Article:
This past Monday I had the good fortune to hear Judy Shepard speak on Auraria Campus as a part of her work with The Matthew Shepard Foundation. 11 years after Matthew’s terrible murder she is still traveling around the nation passionately educating on equality. Through her incredible perseverance and strength she has served as an inspiration to me from the time I was a terrified, closeted teen.
I remember hearing the news at a time when I was still very closeted, wanting to believe that what I was experiencing was a phase. The people in my life, family, church, etc. all viewed Matthew’s murder with no hint of sympathy. He was a “faggot” and got what was coming to him, was the general belief. It’s hard to even type those words, but we all know those mindsets exist, and if you don’t you should get with reality.
I outwardly followed along with their detestable views, but inside I was heartbroken. I remember when MTV produced a film about Matthew, I couldn’t very well watch it in the living room, so I went into my parents’ bedroom to watch it. When my mom would come by to see what I was watching, I’d quickly flip to, of all places, Fox News. I sat in that bedroom in front of the TV, fighting tears and listening closely for approaching footsteps.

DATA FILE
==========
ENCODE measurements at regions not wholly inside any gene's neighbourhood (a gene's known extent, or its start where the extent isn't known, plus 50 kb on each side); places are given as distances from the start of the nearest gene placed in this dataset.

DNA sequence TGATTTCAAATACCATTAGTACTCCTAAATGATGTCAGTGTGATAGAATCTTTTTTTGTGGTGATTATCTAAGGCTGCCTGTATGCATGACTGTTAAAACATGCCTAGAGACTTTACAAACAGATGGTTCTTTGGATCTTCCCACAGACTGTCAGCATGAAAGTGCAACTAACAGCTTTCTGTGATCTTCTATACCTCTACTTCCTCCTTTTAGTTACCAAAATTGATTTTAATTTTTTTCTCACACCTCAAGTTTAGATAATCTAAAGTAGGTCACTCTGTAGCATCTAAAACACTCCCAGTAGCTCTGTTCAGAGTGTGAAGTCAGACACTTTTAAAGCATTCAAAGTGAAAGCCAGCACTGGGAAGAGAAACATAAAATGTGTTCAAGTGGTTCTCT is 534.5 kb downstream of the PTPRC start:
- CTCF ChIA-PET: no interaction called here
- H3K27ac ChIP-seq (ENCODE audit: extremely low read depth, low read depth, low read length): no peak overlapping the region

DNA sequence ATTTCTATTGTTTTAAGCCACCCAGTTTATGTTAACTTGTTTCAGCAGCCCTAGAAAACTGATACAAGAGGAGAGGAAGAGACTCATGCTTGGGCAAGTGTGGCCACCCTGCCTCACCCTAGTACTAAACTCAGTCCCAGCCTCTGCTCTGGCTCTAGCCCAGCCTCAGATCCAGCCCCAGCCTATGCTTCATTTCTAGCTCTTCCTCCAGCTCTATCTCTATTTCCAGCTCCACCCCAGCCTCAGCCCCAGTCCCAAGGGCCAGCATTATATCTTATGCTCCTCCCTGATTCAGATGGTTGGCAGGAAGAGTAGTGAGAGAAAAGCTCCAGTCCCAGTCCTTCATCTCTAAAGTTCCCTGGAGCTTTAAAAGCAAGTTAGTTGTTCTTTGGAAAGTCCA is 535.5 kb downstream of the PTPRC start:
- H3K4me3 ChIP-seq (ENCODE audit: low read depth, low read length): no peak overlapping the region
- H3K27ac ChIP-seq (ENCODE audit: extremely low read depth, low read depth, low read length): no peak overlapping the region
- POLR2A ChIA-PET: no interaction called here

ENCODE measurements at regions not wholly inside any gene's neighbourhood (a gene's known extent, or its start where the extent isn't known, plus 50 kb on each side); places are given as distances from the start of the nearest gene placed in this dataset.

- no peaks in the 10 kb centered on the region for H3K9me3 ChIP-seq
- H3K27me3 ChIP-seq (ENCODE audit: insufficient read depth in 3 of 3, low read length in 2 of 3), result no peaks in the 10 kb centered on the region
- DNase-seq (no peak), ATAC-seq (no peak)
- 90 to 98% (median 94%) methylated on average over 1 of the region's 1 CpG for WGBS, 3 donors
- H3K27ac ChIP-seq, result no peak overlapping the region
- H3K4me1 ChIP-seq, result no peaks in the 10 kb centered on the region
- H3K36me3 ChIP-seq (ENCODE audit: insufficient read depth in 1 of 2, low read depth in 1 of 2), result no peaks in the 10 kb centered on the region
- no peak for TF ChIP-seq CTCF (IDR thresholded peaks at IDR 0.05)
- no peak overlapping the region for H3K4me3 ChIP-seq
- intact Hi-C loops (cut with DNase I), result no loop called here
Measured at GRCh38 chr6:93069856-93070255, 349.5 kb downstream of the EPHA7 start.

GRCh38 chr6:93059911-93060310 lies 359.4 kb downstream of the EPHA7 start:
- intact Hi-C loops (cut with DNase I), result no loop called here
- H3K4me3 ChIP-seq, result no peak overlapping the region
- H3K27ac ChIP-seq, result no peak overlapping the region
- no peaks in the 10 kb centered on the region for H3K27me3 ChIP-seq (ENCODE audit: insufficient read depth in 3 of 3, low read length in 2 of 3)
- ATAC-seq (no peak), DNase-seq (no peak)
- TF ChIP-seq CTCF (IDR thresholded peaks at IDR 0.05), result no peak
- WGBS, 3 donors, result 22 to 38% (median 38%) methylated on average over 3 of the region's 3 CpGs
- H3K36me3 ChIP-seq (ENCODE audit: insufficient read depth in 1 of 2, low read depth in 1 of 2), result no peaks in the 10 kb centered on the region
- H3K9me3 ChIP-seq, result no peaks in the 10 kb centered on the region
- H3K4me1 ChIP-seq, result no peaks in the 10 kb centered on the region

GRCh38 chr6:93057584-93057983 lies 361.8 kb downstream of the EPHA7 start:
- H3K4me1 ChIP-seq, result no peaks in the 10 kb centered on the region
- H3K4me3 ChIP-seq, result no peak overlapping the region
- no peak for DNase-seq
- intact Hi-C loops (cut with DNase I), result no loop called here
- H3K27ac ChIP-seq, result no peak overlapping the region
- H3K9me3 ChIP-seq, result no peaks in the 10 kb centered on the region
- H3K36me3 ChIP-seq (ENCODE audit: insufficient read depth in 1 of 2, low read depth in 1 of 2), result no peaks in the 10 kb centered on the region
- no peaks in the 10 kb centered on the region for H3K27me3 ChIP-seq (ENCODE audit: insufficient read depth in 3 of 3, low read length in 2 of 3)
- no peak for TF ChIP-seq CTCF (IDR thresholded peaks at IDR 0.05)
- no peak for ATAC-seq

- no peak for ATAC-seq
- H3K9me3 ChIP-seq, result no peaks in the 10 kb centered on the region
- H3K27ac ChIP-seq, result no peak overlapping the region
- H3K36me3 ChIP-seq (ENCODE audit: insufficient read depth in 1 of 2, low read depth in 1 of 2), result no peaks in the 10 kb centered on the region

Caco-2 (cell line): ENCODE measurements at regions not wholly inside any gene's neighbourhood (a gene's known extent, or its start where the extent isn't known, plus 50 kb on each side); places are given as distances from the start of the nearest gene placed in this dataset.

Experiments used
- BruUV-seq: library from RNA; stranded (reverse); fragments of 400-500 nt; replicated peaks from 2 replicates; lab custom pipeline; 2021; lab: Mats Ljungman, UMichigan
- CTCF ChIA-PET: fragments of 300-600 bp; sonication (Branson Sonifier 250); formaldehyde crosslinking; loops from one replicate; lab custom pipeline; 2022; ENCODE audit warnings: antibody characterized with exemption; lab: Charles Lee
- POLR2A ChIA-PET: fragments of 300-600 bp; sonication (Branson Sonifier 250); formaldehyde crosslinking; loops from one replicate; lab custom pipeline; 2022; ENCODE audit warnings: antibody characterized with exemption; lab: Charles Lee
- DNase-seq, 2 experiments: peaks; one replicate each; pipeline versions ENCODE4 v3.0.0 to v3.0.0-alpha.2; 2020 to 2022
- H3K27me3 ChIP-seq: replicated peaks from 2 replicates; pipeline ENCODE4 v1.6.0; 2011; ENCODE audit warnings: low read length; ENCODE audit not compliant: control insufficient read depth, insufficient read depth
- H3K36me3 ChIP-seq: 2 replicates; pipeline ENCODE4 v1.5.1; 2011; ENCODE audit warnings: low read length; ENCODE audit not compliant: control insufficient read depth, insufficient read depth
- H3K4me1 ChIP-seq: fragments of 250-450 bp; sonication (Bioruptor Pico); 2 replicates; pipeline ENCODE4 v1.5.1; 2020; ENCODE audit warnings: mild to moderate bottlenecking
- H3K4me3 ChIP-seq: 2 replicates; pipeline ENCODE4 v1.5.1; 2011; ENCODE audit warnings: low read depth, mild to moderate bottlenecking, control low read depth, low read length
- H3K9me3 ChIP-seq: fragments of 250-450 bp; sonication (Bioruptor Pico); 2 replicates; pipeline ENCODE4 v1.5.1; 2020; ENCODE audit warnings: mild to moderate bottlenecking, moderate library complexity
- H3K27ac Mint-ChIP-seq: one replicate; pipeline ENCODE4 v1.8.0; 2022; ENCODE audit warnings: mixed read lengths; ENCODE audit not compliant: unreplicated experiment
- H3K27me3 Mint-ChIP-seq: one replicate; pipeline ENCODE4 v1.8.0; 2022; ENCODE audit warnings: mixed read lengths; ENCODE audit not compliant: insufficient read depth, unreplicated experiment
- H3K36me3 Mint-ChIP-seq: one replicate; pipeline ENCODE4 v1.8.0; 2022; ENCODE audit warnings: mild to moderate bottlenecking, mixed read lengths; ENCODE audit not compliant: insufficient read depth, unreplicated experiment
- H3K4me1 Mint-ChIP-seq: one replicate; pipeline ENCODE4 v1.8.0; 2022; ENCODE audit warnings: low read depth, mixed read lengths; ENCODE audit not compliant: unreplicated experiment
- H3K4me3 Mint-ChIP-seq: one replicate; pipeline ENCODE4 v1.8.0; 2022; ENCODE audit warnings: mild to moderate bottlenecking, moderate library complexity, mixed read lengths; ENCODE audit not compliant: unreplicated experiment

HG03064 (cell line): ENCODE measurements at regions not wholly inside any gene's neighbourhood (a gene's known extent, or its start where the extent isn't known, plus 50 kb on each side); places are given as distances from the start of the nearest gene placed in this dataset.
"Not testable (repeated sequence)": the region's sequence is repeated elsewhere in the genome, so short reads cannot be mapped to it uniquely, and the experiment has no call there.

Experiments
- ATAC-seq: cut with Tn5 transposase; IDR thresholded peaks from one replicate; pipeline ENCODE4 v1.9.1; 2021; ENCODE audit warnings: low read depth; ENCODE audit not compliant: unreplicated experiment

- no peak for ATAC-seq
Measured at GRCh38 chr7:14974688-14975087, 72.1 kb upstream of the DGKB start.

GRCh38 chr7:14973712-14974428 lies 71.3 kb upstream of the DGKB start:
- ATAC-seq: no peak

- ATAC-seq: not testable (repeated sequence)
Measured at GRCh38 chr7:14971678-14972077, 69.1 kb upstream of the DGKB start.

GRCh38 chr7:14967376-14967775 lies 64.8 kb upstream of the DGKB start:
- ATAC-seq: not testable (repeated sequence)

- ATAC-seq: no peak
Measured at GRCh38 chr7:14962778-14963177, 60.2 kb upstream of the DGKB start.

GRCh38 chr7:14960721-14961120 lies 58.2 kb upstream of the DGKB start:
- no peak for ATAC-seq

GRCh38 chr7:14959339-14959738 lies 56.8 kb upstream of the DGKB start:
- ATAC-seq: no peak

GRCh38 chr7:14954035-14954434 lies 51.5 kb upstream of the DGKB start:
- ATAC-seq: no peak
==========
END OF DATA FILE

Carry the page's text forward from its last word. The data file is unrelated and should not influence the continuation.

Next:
As I began typing this I realized that I’ve lived to be 5 years older than Matthew was when he died. It feels extremely unfair.
The world is a very different place than it was when Matthew was murdered. Since then Judy has marched, and rallied and spoken hundreds of times. She has lobbied on Capitol Hill and stood by as very important pieces of legislation have been signed.
I was lucky enough to march with her as we stood outside of the Focus on the Family campus. I listened as she told them to stop attacking our families, to stop causing so much hurt, to stop encouraging hatred. I watched as she approached representatives from Focus on the Family and presented them with an album filled with photos of LGBT families, families that Focus on the Family dismisses as illegitimate.
In her speech this past Monday Judy answered a question I have had for 11 years. Did she support Matthew before he died? The answer is unequivocally yes. When Matthew came out to her, she had already known, just her mother’s intuition she guesses. There was also the fact that as a child he dressed as Dolly Parton several Halloweens in a row, she told us all with a laugh.
She spoke about her entire family and their support of him. Matthew’s father accepted and supported him as well. It’s funny how over the years, I’ve wondered about this more than anything. Did Matthew die knowing that his family loved him unconditionally and that they accepted him for who he was. I’m relieved and happy to know that the answer is a very strong “YES”.
Judy, thank you. Thank you for Matthew, thank you for letting us all get to know him, thank you for keeping his memory alive. Thank you for fighting prejudice and hatred. Thank you for saying “we” when you speak about the LGBT community. Thank you for taking your grief and turning it into something so powerful.